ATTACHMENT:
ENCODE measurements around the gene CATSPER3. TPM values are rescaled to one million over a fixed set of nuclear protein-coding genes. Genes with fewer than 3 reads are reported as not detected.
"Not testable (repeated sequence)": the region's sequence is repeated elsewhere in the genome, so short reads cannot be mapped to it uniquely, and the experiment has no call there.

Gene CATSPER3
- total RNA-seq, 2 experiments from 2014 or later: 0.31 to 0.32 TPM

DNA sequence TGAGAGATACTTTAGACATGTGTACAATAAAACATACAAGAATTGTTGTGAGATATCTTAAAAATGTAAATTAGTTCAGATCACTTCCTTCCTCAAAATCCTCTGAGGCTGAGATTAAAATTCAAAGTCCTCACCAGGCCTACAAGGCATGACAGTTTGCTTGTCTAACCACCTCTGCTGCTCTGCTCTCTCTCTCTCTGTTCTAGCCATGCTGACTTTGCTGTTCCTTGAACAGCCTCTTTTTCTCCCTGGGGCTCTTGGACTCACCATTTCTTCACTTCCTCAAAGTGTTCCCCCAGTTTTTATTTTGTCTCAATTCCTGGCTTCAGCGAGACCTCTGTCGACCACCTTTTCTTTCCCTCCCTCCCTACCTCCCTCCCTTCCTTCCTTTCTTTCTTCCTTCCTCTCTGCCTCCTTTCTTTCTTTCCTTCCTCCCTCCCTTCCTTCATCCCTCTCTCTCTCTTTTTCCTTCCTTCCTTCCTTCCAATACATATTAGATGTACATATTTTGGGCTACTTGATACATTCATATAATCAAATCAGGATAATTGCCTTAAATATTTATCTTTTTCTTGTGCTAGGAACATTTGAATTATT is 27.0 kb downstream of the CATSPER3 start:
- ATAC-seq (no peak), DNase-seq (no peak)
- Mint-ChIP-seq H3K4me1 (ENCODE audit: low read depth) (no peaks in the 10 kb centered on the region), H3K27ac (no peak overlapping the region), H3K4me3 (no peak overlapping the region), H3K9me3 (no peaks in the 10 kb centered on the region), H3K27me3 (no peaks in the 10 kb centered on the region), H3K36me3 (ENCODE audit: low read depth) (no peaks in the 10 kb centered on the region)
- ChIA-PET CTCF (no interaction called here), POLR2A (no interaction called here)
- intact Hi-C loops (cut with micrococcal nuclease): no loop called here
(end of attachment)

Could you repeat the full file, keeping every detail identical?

ENCODE measurements around the gene CATSPER3. TPM values are rescaled to one million over a fixed set of nuclear protein-coding genes. Genes with fewer than 3 reads are reported as not detected.
"Not testable (repeated sequence)": the region's sequence is repeated elsewhere in the genome, so short reads cannot be mapped to it uniquely, and the experiment has no call there.

Gene CATSPER3
- total RNA-seq, 2 experiments from 2014 or later: 0.31 to 0.32 TPM

DNA sequence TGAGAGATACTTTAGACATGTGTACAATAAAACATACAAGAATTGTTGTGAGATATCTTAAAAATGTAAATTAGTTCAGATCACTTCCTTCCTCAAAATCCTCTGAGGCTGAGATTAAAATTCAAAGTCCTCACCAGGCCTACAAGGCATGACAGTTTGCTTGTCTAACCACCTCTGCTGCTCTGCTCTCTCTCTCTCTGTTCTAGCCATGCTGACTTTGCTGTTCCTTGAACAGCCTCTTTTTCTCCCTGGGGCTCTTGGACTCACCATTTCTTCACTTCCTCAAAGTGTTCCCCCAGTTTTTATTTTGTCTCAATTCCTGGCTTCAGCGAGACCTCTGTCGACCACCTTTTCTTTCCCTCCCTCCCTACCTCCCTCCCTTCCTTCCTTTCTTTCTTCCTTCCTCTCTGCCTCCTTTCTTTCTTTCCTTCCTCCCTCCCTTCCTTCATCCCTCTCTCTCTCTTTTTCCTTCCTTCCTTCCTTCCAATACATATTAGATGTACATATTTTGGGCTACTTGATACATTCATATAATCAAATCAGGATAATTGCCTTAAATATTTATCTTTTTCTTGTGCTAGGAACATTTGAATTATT is 27.0 kb downstream of the CATSPER3 start:
- ATAC-seq (no peak), DNase-seq (no peak)
- Mint-ChIP-seq H3K4me1 (ENCODE audit: low read depth) (no peaks in the 10 kb centered on the region), H3K27ac (no peak overlapping the region), H3K4me3 (no peak overlapping the region), H3K9me3 (no peaks in the 10 kb centered on the region), H3K27me3 (no peaks in the 10 kb centered on the region), H3K36me3 (ENCODE audit: low read depth) (no peaks in the 10 kb centered on the region)
- ChIA-PET CTCF (no interaction called here), POLR2A (no interaction called here)
- intact Hi-C loops (cut with micrococcal nuclease): no loop called here